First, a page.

Terry Witherell
July 10, 2017

“If anyone comes to serve here, they need to love the people.”

That’s what Pat Riestenberg told me when I met her last month at Our Mother of Good Counsel Church, located in the Appalachian Mountains of Kentucky. Pat was nominated by the Diocese of Lexington, Kentucky for Catholic Extension’s 2017 Lumen Christi Award.

Pat knows what it means to love the people. She came to Hazard, Kentucky in 1990, from her home town of Cincinnati, where she had been teaching Catholic school. Pat felt called to do a year of service with the Jesuit Volunteer Corps. What she didn’t count on was falling in love with the people, so 27 years later she is still there. In all those years, Pat was part of the Franciscan community that was responsible for the pastoral care of the church; but just this past year, the Franciscans had to leave the church. With their departure, Pat now is also responsible for the day-to-day operations of the parish. Though it is difficult for Pat that she no longer has the community that she prayed and lived with for so many years, she knew that she needed to remain there for the people of the parish, so that she could be a constant for them, in the midst of so much change.

Our Mother of Good Counsel is the only Catholic church in all of Perry County, which is where Hazard is located. That means it’s the only Catholic church in a 323-square-mile area. Those are miles made up of mountains, not flat roads. It can take some parishioners one hour to get to church.

The church was originally built by Italians who had come to the Appalachian Mountains to work in the mines. Pat said that everyone in the parish knows someone who has lost a loved one in the mines. That is why the plaque of Our Lady of the Mines, found behind the tabernacle, is such an important part of their church, as well as in the central stained glass window. She brings comfort to those who pray before her.

Less than 1 percent of the 28,000 people in Perry County are Catholic. Pat jokes that despite the small number of Catholics, Our Mother of Good Counsel is considered the “mega church” among the Catholic churches in the area, because there are usually about 100 people at their Sunday Mass, whereas the Catholic churches in neighboring counties typically have no more than 25 people at Mass. Despite its small size, Our Mother of Good Counsel is the only diverse church among the other Christian churches in the county. It’s tough to have diversity in an area that is 97 percent white, but one of the beautiful things about the Catholic Church is its universality, and because the local hospital attracts people from distant places to come work, their small church has people from Lebanon, India and the Philippines. That’s more diversity than many suburban parishes in major metropolitan areas!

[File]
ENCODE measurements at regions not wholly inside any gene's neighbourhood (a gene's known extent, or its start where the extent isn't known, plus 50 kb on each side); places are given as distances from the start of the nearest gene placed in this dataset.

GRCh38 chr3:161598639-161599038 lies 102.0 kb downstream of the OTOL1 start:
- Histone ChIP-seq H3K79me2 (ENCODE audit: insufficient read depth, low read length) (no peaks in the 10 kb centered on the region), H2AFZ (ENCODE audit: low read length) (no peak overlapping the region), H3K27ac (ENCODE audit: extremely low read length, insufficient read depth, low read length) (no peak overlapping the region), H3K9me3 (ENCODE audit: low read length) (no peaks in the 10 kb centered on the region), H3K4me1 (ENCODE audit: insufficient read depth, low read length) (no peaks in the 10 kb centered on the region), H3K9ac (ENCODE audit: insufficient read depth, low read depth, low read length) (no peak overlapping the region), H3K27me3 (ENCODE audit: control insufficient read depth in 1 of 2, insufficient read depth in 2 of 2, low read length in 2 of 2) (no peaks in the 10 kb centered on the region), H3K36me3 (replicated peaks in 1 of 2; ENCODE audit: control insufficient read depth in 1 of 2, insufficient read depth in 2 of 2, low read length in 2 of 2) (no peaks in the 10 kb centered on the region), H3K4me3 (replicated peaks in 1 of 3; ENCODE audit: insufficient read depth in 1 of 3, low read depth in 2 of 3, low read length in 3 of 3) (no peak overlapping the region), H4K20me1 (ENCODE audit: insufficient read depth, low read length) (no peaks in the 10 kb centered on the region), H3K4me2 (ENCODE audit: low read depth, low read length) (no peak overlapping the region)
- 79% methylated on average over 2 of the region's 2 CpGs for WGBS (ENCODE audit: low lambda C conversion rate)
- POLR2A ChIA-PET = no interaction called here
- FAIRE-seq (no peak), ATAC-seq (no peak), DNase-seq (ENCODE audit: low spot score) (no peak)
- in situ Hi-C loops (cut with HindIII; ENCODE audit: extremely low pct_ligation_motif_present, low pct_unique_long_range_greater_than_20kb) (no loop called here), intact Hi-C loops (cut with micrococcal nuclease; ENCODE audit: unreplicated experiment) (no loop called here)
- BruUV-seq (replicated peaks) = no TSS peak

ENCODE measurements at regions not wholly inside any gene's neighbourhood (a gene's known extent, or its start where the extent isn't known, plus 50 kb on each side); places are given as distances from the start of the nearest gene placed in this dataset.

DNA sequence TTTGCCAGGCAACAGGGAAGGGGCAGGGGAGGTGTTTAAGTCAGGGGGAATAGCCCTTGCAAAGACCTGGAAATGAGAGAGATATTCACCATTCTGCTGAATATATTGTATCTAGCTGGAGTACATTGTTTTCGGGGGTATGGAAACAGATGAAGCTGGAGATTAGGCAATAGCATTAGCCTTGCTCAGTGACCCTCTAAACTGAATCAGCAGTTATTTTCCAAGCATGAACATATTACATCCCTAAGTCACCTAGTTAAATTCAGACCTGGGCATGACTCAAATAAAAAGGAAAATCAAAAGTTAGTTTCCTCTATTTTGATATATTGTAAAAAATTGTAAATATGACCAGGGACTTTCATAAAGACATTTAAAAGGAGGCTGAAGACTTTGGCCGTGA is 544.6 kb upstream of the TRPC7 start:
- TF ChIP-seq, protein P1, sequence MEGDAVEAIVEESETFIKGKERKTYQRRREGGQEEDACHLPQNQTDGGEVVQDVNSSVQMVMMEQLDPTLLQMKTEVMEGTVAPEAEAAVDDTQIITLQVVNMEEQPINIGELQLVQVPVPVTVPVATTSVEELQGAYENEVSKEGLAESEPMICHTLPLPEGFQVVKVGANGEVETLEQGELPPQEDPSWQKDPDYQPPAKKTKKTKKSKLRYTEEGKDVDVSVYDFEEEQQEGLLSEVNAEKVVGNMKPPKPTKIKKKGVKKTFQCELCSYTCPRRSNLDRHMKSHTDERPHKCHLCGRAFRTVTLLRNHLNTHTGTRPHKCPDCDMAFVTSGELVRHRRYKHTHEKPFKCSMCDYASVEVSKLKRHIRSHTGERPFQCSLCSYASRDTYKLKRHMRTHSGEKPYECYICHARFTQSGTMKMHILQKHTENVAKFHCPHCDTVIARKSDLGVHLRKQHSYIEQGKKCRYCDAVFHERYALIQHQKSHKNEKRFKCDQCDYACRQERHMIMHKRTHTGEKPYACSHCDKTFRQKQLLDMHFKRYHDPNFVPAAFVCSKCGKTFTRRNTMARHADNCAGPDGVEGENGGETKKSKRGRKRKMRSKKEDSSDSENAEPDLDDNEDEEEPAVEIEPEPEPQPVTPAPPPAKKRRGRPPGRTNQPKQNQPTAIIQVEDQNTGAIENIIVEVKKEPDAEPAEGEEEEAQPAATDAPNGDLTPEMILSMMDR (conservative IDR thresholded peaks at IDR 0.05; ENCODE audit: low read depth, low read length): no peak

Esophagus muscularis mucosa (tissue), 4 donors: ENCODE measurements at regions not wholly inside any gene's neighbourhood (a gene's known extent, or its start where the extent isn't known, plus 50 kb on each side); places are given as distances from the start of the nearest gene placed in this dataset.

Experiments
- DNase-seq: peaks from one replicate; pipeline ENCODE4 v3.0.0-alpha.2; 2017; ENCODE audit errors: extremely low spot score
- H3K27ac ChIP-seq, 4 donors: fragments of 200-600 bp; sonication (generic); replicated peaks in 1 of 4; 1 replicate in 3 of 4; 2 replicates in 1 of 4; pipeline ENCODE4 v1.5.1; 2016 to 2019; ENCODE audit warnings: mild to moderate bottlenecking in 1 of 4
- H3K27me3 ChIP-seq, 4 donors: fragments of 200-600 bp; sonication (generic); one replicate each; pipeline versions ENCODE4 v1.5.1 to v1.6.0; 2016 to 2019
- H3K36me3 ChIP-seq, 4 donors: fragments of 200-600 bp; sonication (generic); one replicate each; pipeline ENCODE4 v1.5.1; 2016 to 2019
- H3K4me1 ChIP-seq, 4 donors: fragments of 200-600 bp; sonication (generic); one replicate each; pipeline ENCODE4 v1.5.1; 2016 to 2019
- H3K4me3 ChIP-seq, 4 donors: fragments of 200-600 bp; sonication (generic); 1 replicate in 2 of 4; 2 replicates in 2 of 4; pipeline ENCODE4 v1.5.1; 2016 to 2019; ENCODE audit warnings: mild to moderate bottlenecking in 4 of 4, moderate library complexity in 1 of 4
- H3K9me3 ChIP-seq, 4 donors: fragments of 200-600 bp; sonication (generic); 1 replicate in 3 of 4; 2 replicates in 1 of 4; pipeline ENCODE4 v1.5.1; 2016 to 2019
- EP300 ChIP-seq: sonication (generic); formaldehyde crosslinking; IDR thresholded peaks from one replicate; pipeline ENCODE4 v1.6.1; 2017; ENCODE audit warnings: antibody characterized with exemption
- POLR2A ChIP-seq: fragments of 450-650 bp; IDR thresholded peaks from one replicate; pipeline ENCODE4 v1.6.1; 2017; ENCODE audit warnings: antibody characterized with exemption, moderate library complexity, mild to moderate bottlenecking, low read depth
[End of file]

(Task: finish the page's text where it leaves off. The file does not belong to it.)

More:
This is not an easy place to be in ministry, where there is so much heartache. Almost 30 percent of the people in this part of Appalachia live below the poverty line. Of the 3,142 counties in the United States, Perry county recently ranked 3,140th in life expectancy. That is why Pat is tireless in her work and her attempts to reach out to the people. She is not only the director of religious formation for children and adults, but also leads the planning of the liturgies, plays the guitar at Mass, and leads the parish in outreach ministry. And now without a full-time pastor, she also manages the finances and the daily workings of the church.

Pat has always looked to see what the people of the church and the broader community need. Years ago, she helped start a health clinic in the basement of the church, because that’s what the people in the community needed at that time. That health clinic still exists, but it has grown, so is no longer at the church. She also has been an integral part of a number of other outreach ministries, including the food pantry and the homeless shelter in the area.

Pat continues to discern what it is that the people of the community need. These days, there are a lot of people who are hungry, and they come to the church looking for food and for help paying bills, so she has stocked the pantry with food for folks when they come to the door. She says that she sometimes sees herself as a “stay-at-home mom," since she is the one who is always there to help whoever comes to the door.

Catholic Extension’s support of Our Mother of Good Counsel Church goes back almost as long as Pat’s time there, providing $250,000 in funding since 1999, for the renovation and expansion of the church, and for the building of the religious education center.

Our Mother of Good Counsel is a title given to the Blessed Virgin Mary, after a painting said to be miraculous, now found in the thirteenth century Augustinian church at Genazzano, near Rome, Italy. Of course this would have been a connection to home for those early Italian immigrants who came to mine the Appalachian Mountains. Pat pointed out that Jesus is always portrayed as a child rather than a baby when he is with Our Mother of Good Counsel. That is because it would be as a child that Jesus would benefit most from his mother’s advice and counsel. How blessed the people of the community are to have a mother-like figure who has remained a constant for them, in the person of Pat Riestenberg.

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